By Giorgia Sangiuolo, Fellow at the Centre of European Law, King’s College London
On 2 September 2021, the Court of Justice of the European Union (the CJEU or the Court) rendered its decision in Case C-741/19 (République de Moldavie). The decision was given in the context of a reference for a preliminary ruling received from the Paris Court of Appeal on the interpretation of the Energy Charter Treaty (the ECT) in proceedings to set aside an international arbitral award rendered in a dispute between a Ukrainian investor and Moldova.
Following the conclusions reached by Advocate General Szpunar last March, the Court concluded that:
– it had jurisdiction to issue a preliminary ruling interpreting an international treaty to which the EU and some Member States are a party in a case which involved neither of them; and
– the application of the Investor State Dispute Settlement (ISDS) mechanism under Article 26 of the ECT between Member States is incompatible with EU law.
On this basis, the Court then moved to provide the referring French court with an interpretation of the concept of “investment” in Article 1(6) of the ECT.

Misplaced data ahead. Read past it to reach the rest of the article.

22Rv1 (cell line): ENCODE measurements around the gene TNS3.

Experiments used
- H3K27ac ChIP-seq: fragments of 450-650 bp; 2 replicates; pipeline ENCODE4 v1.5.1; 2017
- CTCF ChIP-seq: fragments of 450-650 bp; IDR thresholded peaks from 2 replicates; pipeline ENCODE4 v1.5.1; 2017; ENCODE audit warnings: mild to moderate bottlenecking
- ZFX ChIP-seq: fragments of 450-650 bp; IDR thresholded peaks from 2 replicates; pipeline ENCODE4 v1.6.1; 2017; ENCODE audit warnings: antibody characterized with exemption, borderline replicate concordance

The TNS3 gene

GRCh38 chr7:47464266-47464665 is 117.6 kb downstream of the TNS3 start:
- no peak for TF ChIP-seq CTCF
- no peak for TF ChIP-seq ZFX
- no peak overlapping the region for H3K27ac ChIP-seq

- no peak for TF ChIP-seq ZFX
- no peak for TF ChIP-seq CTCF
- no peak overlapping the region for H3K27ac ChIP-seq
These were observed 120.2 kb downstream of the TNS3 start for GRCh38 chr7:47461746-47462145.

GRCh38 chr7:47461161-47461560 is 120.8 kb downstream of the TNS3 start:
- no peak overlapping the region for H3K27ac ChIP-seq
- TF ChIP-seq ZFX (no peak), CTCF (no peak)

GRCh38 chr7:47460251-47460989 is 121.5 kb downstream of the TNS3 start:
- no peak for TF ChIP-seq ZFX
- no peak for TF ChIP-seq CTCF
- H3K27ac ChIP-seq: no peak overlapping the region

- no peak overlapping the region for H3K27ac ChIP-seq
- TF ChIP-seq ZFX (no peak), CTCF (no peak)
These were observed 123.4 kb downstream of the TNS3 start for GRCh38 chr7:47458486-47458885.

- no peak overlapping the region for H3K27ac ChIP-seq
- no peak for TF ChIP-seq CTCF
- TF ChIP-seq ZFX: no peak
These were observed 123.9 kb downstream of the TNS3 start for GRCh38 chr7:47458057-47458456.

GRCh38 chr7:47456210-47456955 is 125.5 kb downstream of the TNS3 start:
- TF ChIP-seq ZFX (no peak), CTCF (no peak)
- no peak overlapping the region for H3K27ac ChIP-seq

This post sets out some initial thoughts on the decision of the CJEU to assume jurisdiction. After setting out the background of the dispute (section 1) and the reasoning of the CJEU on this point (Section 2), the post maintains that the judgment, and Advocate General Szpunar’s Opinion that the Court closely followed, seem to go well beyond judicial precedents and appear decoupled from any concerns regarding the risk of fragmentation of EU law (Section 3).
The post then concludes that the judgment seems to suggest that any link, however small, with EU law may be relied upon by the Court to interpret international treaties to which the EU is a party, together with its Member States, even when they have a merely potential, future relevance for EU law (section 4). It is argued that the Court’s decision in République de Moldavie seems to be guided by practical aims and seems to reveal that the Court intends to take an active role in shaping the external relations of the EU. The post finally observes that the Court’s decision may have some relevant practical consequences: parties to future ISDS proceedings under EU agreements, whether mixed or exclusive, regardless of their ties with the EU, will want to keep this case in mind if they wish to avoid the involvement of the CJEU in follow on proceedings before the national courts of the Member States.READ MORE